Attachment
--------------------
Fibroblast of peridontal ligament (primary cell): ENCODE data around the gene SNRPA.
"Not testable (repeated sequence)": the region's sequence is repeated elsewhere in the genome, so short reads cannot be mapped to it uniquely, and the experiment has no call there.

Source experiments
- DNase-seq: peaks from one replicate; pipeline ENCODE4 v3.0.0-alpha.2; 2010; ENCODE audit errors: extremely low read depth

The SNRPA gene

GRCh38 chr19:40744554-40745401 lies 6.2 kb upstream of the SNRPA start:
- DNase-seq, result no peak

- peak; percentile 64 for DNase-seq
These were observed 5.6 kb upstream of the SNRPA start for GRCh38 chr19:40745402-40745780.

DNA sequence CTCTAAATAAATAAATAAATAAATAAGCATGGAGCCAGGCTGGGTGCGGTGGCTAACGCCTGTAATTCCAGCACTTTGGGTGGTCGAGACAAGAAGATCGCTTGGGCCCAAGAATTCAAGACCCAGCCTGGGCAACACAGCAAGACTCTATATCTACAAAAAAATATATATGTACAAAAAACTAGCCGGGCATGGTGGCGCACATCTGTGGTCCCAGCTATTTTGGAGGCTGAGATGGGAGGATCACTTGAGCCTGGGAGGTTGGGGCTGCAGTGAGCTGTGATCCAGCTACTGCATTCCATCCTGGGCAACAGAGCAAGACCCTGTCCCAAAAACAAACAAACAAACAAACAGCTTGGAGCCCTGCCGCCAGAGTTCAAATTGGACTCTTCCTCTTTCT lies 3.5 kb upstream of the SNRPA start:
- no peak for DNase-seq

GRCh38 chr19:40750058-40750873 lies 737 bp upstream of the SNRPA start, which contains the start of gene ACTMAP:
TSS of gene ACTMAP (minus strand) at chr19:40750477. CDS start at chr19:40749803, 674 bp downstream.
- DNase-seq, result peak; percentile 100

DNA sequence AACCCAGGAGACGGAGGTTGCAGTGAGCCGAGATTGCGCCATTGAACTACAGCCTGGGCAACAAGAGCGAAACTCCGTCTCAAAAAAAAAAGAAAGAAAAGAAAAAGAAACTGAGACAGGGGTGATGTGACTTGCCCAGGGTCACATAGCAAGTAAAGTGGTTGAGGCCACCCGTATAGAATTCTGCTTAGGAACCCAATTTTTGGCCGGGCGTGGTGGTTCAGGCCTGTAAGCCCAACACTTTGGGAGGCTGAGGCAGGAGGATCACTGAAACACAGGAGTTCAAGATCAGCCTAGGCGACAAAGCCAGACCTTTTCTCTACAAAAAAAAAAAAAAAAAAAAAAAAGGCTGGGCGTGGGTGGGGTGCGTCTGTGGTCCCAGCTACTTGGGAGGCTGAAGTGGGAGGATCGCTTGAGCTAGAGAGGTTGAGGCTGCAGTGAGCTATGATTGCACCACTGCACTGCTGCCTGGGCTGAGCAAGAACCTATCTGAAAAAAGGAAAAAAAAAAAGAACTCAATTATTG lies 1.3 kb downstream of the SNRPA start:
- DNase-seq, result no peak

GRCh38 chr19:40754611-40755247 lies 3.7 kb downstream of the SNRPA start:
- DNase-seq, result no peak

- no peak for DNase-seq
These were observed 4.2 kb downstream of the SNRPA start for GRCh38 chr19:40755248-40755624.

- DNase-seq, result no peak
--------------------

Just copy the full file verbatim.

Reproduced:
Fibroblast of peridontal ligament (primary cell): ENCODE data around the gene SNRPA.
"Not testable (repeated sequence)": the region's sequence is repeated elsewhere in the genome, so short reads cannot be mapped to it uniquely, and the experiment has no call there.

Source experiments
- DNase-seq: peaks from one replicate; pipeline ENCODE4 v3.0.0-alpha.2; 2010; ENCODE audit errors: extremely low read depth

The SNRPA gene

GRCh38 chr19:40744554-40745401 lies 6.2 kb upstream of the SNRPA start:
- DNase-seq, result no peak

- peak; percentile 64 for DNase-seq
These were observed 5.6 kb upstream of the SNRPA start for GRCh38 chr19:40745402-40745780.

DNA sequence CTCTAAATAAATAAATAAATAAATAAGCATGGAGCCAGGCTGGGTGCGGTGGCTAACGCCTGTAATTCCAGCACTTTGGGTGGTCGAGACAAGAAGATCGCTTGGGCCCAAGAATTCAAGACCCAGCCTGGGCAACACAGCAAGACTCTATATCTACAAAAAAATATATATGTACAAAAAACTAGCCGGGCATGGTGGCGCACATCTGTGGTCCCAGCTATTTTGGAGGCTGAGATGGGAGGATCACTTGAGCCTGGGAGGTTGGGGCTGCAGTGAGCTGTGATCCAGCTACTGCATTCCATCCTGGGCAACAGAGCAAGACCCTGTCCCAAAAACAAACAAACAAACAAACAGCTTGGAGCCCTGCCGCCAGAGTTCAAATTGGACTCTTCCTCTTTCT lies 3.5 kb upstream of the SNRPA start:
- no peak for DNase-seq

GRCh38 chr19:40750058-40750873 lies 737 bp upstream of the SNRPA start, which contains the start of gene ACTMAP:
TSS of gene ACTMAP (minus strand) at chr19:40750477. CDS start at chr19:40749803, 674 bp downstream.
- DNase-seq, result peak; percentile 100

DNA sequence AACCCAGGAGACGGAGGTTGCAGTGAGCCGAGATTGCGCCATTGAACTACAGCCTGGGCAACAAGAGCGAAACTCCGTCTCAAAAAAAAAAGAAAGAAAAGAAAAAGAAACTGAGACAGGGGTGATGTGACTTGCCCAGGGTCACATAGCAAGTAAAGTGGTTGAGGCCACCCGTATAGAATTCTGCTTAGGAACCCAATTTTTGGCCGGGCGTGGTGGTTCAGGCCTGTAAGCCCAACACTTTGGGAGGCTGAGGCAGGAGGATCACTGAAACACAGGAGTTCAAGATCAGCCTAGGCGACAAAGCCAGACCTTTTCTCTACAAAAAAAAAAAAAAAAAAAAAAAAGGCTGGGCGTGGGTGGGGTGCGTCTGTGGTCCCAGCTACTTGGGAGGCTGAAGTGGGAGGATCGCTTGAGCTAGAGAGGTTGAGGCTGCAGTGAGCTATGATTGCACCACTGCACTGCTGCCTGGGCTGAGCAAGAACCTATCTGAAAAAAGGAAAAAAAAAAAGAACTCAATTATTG lies 1.3 kb downstream of the SNRPA start:
- DNase-seq, result no peak

GRCh38 chr19:40754611-40755247 lies 3.7 kb downstream of the SNRPA start:
- DNase-seq, result no peak

- no peak for DNase-seq
These were observed 4.2 kb downstream of the SNRPA start for GRCh38 chr19:40755248-40755624.

- DNase-seq, result no peak